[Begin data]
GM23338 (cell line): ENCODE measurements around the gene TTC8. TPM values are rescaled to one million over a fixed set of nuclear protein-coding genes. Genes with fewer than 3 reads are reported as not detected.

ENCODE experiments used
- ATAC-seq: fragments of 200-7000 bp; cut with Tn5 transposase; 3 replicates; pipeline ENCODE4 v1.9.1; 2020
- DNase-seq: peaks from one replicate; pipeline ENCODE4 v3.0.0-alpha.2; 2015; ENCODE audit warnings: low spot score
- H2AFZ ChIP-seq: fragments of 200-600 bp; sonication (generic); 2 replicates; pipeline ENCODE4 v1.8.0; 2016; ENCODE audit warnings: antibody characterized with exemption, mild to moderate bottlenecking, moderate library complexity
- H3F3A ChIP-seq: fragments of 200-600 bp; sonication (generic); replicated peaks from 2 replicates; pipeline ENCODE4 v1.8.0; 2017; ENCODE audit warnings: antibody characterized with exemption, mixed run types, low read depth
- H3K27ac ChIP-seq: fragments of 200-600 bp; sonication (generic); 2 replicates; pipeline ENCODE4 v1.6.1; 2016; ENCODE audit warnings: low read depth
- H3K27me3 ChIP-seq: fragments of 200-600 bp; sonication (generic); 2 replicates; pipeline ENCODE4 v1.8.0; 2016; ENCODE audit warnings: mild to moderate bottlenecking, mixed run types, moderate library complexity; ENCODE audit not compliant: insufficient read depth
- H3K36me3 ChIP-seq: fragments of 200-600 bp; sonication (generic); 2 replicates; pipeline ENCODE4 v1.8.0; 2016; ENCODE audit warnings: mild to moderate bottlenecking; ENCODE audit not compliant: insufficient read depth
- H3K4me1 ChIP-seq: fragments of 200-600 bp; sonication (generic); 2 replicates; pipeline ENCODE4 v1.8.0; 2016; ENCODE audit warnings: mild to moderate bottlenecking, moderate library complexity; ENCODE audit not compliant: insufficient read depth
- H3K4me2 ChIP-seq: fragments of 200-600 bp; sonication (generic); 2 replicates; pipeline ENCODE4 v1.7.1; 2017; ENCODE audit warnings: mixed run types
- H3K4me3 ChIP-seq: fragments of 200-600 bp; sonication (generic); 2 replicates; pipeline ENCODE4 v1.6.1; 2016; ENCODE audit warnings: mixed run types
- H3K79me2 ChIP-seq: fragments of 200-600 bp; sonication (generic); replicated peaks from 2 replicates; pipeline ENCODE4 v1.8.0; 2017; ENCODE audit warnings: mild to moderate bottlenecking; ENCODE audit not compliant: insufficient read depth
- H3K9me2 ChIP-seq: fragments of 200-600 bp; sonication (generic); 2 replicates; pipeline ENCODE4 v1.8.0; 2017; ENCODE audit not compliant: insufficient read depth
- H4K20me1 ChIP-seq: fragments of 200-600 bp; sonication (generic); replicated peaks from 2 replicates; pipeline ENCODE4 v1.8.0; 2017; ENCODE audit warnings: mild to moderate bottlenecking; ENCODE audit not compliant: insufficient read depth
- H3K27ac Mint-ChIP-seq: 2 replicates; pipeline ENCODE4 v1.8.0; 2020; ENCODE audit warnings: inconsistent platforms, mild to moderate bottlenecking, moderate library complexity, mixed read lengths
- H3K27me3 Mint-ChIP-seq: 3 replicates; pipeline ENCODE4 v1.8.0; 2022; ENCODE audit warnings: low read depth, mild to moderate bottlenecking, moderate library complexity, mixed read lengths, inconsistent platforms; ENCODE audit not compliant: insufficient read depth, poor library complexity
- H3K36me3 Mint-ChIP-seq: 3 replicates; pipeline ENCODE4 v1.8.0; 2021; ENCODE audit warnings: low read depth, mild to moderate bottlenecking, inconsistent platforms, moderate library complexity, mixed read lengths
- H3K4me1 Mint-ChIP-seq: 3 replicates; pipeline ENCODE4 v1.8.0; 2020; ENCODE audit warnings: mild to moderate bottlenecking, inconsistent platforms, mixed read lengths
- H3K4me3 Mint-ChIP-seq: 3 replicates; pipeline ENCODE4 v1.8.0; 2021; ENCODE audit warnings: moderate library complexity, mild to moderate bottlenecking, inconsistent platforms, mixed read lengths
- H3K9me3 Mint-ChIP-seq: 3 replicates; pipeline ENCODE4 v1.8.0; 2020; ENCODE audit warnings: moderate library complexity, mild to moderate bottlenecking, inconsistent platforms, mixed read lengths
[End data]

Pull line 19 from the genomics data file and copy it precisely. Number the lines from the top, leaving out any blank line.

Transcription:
- H3K4me1 Mint-ChIP-seq: 3 replicates; pipeline ENCODE4 v1.8.0; 2020; ENCODE audit warnings: mild to moderate bottlenecking, inconsistent platforms, mixed read lengths